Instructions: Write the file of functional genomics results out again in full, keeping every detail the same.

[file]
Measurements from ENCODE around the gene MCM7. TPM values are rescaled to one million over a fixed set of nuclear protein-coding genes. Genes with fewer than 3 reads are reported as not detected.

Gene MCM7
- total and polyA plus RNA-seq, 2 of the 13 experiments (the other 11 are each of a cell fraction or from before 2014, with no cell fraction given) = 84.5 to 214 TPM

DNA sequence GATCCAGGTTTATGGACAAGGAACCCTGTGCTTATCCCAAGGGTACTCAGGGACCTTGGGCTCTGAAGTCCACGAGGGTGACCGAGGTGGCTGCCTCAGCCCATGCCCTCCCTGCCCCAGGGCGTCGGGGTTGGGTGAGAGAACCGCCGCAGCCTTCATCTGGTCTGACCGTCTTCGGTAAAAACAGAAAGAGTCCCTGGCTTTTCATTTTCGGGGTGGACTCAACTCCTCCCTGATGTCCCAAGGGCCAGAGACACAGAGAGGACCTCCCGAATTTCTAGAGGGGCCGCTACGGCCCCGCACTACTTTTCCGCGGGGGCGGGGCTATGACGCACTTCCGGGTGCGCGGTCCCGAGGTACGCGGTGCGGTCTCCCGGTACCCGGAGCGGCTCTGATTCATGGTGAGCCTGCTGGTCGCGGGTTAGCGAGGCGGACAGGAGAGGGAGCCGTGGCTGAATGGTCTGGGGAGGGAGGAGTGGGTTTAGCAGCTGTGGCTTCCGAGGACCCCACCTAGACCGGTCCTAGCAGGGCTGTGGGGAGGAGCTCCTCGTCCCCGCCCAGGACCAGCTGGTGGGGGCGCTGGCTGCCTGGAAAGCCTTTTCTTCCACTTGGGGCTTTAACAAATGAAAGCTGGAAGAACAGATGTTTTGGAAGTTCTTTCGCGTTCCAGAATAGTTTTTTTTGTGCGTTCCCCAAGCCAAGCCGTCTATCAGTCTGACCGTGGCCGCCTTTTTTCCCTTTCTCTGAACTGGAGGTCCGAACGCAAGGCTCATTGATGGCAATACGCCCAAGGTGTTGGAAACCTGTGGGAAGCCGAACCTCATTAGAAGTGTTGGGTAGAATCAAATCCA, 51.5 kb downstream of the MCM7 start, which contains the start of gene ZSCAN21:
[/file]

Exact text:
Measurements from ENCODE around the gene MCM7. TPM values are rescaled to one million over a fixed set of nuclear protein-coding genes. Genes with fewer than 3 reads are reported as not detected.

Gene MCM7
- total and polyA plus RNA-seq, 2 of the 13 experiments (the other 11 are each of a cell fraction or from before 2014, with no cell fraction given) = 84.5 to 214 TPM

DNA sequence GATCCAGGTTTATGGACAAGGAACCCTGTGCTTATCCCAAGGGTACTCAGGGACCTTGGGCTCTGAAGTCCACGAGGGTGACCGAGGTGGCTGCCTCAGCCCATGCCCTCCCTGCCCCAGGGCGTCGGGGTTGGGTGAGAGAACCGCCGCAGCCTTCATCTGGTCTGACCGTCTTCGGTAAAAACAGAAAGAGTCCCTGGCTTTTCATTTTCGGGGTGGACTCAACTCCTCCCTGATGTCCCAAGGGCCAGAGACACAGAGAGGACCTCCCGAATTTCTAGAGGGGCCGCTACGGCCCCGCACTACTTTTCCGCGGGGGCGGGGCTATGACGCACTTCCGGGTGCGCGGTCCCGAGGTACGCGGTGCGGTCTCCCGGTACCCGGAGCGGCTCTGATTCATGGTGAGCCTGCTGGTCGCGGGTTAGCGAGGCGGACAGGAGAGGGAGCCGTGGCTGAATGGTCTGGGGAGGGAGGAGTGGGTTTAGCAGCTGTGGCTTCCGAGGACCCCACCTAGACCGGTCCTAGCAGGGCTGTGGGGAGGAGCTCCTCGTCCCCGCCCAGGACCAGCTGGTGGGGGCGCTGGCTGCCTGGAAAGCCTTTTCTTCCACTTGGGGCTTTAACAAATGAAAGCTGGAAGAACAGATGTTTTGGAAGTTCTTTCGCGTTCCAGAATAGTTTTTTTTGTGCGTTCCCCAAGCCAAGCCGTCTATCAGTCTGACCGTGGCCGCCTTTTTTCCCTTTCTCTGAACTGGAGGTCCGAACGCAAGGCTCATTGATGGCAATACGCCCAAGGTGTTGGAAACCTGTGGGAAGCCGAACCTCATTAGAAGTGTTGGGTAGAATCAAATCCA, 51.5 kb downstream of the MCM7 start, which contains the start of gene ZSCAN21: